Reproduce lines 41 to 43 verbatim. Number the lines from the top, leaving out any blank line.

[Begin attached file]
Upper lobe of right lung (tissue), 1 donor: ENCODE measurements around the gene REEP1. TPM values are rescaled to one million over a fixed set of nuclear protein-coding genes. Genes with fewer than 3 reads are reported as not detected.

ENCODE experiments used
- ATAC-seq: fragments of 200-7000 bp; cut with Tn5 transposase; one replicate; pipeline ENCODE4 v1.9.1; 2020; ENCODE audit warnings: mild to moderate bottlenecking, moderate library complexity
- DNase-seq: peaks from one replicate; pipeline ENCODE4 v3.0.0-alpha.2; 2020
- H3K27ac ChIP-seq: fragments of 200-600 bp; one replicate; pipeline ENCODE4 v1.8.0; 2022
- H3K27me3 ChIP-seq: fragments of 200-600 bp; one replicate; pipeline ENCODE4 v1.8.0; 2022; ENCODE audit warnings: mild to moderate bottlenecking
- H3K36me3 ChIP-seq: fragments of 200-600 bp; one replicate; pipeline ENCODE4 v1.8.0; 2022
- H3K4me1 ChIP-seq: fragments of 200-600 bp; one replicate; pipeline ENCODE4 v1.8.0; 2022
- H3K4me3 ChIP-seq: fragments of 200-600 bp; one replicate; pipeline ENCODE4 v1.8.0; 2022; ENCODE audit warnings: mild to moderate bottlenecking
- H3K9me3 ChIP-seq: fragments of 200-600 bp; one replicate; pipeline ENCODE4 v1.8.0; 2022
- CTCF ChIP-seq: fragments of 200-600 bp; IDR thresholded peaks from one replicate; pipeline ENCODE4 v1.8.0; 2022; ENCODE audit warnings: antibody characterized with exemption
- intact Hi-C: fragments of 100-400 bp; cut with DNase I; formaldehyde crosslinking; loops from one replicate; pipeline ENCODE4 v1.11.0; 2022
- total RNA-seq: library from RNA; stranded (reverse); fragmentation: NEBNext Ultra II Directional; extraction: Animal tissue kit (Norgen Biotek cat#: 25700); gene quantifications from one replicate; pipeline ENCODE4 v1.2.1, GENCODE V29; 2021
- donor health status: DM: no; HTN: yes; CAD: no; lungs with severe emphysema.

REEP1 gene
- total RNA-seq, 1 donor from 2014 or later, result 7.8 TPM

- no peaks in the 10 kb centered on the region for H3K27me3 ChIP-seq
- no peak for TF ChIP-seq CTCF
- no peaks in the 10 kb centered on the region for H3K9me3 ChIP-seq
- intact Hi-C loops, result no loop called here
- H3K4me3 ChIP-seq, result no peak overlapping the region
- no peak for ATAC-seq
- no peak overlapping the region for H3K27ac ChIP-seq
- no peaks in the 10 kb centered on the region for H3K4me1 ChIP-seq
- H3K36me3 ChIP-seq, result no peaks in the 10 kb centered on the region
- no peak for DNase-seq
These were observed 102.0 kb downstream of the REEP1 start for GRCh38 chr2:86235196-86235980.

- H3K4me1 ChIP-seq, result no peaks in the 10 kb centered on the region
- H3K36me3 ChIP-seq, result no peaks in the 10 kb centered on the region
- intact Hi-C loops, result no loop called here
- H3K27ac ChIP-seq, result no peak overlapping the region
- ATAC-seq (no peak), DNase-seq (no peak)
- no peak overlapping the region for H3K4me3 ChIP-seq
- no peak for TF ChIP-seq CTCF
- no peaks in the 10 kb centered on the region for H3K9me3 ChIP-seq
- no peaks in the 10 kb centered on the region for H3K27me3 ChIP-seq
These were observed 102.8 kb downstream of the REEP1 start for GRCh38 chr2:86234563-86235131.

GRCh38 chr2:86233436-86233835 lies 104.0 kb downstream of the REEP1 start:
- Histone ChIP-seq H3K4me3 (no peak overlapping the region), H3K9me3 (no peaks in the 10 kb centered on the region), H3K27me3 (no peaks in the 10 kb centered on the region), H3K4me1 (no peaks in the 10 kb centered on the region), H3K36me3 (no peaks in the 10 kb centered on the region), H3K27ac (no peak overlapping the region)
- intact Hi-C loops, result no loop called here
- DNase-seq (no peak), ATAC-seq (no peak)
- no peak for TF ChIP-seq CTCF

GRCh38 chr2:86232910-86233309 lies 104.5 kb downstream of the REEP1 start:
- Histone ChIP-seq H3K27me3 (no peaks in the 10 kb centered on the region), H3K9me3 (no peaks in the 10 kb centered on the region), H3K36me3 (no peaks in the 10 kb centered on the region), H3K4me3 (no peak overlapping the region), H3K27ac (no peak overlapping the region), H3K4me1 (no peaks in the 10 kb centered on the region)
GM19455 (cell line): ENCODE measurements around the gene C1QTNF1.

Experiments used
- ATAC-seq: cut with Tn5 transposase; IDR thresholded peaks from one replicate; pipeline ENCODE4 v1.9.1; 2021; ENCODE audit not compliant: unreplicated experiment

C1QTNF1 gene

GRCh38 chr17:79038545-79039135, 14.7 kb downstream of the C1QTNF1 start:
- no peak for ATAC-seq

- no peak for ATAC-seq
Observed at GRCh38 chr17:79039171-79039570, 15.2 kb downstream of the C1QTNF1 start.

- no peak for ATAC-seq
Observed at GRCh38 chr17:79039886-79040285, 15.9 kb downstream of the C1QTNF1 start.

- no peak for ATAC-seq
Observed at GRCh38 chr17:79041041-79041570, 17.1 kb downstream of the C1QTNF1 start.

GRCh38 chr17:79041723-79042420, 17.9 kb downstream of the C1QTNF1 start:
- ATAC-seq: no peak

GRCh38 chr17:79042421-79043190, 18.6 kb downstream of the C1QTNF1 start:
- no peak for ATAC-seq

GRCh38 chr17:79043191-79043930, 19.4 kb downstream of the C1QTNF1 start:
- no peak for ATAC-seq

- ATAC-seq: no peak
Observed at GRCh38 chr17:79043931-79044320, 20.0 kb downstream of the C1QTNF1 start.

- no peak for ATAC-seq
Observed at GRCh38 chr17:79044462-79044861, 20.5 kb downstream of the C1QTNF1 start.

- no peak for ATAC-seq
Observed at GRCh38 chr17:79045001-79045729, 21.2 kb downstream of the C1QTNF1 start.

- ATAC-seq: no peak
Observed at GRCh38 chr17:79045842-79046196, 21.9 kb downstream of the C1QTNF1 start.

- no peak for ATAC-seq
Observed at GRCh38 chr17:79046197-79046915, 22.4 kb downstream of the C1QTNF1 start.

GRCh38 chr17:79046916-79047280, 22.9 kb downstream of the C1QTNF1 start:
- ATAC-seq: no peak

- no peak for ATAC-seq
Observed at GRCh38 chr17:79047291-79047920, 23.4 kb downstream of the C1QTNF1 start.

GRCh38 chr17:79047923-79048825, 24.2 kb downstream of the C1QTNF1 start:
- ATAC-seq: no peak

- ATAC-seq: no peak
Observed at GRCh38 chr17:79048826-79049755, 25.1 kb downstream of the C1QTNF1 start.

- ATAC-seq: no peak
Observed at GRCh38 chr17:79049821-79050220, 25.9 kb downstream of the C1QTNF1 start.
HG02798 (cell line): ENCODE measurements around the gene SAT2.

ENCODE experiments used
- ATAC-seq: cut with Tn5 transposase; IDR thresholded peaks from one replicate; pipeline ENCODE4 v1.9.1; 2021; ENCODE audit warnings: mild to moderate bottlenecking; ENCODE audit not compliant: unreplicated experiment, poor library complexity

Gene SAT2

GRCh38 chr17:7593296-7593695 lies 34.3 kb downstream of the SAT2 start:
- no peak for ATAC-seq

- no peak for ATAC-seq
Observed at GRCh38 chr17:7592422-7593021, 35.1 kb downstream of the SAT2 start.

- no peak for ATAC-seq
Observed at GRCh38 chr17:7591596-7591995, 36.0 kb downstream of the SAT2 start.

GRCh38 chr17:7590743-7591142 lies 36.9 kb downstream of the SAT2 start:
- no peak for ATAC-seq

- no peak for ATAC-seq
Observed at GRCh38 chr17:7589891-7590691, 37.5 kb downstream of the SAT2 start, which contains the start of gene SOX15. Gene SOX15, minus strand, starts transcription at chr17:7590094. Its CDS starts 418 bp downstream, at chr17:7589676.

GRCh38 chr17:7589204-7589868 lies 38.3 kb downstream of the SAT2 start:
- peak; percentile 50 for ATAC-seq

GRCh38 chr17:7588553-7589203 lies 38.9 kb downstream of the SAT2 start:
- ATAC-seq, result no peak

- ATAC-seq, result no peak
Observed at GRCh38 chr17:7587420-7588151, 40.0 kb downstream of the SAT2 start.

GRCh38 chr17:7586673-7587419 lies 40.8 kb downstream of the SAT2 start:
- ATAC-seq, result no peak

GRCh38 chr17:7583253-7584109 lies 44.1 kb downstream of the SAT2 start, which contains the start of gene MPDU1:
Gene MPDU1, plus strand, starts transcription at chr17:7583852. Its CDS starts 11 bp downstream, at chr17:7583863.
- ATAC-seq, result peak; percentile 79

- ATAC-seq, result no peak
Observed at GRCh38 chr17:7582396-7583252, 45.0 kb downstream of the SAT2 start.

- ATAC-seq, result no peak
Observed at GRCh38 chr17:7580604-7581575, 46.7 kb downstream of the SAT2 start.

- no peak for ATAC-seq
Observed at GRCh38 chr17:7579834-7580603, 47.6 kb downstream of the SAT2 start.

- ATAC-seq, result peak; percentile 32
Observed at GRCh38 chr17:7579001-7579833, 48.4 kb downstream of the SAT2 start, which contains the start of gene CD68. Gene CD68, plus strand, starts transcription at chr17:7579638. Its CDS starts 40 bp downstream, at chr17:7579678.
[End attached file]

- DNase-seq (no peak), ATAC-seq (no peak)
- no peak for TF ChIP-seq CTCF

GRCh38 chr2:86232910-86233309 lies 104.5 kb downstream of the REEP1 start: